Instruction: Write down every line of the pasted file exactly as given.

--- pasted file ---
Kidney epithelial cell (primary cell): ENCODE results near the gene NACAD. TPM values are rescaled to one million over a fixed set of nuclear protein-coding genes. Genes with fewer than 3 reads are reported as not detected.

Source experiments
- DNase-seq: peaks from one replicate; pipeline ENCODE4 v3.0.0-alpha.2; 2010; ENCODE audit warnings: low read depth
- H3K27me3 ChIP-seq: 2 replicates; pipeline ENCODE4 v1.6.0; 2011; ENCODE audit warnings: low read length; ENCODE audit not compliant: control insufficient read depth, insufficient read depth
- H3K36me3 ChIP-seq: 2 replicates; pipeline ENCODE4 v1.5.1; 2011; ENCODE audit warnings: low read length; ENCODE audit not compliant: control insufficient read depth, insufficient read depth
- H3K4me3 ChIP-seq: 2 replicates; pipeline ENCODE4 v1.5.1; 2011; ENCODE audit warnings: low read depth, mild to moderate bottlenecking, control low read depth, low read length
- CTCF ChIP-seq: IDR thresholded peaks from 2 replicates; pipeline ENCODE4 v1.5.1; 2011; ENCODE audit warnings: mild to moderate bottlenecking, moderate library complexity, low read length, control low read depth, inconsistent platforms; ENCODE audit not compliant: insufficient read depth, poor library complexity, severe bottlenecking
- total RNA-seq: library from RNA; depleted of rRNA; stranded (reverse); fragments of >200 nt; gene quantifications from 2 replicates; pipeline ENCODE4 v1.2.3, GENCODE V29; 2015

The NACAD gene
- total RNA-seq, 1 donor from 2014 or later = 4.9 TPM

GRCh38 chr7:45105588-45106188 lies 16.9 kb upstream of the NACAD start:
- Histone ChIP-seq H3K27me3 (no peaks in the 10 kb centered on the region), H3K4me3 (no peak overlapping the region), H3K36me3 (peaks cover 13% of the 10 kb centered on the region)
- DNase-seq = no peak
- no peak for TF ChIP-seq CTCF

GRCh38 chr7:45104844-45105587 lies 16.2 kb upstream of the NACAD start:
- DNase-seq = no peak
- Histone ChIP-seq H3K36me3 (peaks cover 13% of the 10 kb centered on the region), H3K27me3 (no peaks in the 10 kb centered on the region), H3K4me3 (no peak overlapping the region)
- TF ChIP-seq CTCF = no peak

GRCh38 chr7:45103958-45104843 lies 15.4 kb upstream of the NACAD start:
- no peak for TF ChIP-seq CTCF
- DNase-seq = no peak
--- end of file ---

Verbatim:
Kidney epithelial cell (primary cell): ENCODE results near the gene NACAD. TPM values are rescaled to one million over a fixed set of nuclear protein-coding genes. Genes with fewer than 3 reads are reported as not detected.

Source experiments
- DNase-seq: peaks from one replicate; pipeline ENCODE4 v3.0.0-alpha.2; 2010; ENCODE audit warnings: low read depth
- H3K27me3 ChIP-seq: 2 replicates; pipeline ENCODE4 v1.6.0; 2011; ENCODE audit warnings: low read length; ENCODE audit not compliant: control insufficient read depth, insufficient read depth
- H3K36me3 ChIP-seq: 2 replicates; pipeline ENCODE4 v1.5.1; 2011; ENCODE audit warnings: low read length; ENCODE audit not compliant: control insufficient read depth, insufficient read depth
- H3K4me3 ChIP-seq: 2 replicates; pipeline ENCODE4 v1.5.1; 2011; ENCODE audit warnings: low read depth, mild to moderate bottlenecking, control low read depth, low read length
- CTCF ChIP-seq: IDR thresholded peaks from 2 replicates; pipeline ENCODE4 v1.5.1; 2011; ENCODE audit warnings: mild to moderate bottlenecking, moderate library complexity, low read length, control low read depth, inconsistent platforms; ENCODE audit not compliant: insufficient read depth, poor library complexity, severe bottlenecking
- total RNA-seq: library from RNA; depleted of rRNA; stranded (reverse); fragments of >200 nt; gene quantifications from 2 replicates; pipeline ENCODE4 v1.2.3, GENCODE V29; 2015

The NACAD gene
- total RNA-seq, 1 donor from 2014 or later = 4.9 TPM

GRCh38 chr7:45105588-45106188 lies 16.9 kb upstream of the NACAD start:
- Histone ChIP-seq H3K27me3 (no peaks in the 10 kb centered on the region), H3K4me3 (no peak overlapping the region), H3K36me3 (peaks cover 13% of the 10 kb centered on the region)
- DNase-seq = no peak
- no peak for TF ChIP-seq CTCF

GRCh38 chr7:45104844-45105587 lies 16.2 kb upstream of the NACAD start:
- DNase-seq = no peak
- Histone ChIP-seq H3K36me3 (peaks cover 13% of the 10 kb centered on the region), H3K27me3 (no peaks in the 10 kb centered on the region), H3K4me3 (no peak overlapping the region)
- TF ChIP-seq CTCF = no peak

GRCh38 chr7:45103958-45104843 lies 15.4 kb upstream of the NACAD start:
- no peak for TF ChIP-seq CTCF
- DNase-seq = no peak